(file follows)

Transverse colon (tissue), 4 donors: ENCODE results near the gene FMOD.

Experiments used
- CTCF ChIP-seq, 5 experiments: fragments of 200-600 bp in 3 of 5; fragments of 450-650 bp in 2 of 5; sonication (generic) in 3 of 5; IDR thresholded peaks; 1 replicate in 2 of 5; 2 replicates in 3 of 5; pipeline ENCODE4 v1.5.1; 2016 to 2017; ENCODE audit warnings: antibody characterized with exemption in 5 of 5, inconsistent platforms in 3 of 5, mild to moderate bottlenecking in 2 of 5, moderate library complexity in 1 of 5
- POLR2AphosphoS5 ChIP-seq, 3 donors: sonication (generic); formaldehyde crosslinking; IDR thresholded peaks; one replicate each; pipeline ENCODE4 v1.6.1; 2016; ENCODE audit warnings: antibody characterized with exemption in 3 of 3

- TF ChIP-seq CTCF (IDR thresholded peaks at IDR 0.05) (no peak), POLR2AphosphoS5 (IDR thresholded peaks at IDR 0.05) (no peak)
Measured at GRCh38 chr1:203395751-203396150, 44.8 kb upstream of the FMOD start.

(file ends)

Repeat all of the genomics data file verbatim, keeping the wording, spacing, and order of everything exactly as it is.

Transverse colon (tissue), 4 donors: ENCODE results near the gene FMOD.

Experiments used
- CTCF ChIP-seq, 5 experiments: fragments of 200-600 bp in 3 of 5; fragments of 450-650 bp in 2 of 5; sonication (generic) in 3 of 5; IDR thresholded peaks; 1 replicate in 2 of 5; 2 replicates in 3 of 5; pipeline ENCODE4 v1.5.1; 2016 to 2017; ENCODE audit warnings: antibody characterized with exemption in 5 of 5, inconsistent platforms in 3 of 5, mild to moderate bottlenecking in 2 of 5, moderate library complexity in 1 of 5
- POLR2AphosphoS5 ChIP-seq, 3 donors: sonication (generic); formaldehyde crosslinking; IDR thresholded peaks; one replicate each; pipeline ENCODE4 v1.6.1; 2016; ENCODE audit warnings: antibody characterized with exemption in 3 of 3

- TF ChIP-seq CTCF (IDR thresholded peaks at IDR 0.05) (no peak), POLR2AphosphoS5 (IDR thresholded peaks at IDR 0.05) (no peak)
Measured at GRCh38 chr1:203395751-203396150, 44.8 kb upstream of the FMOD start.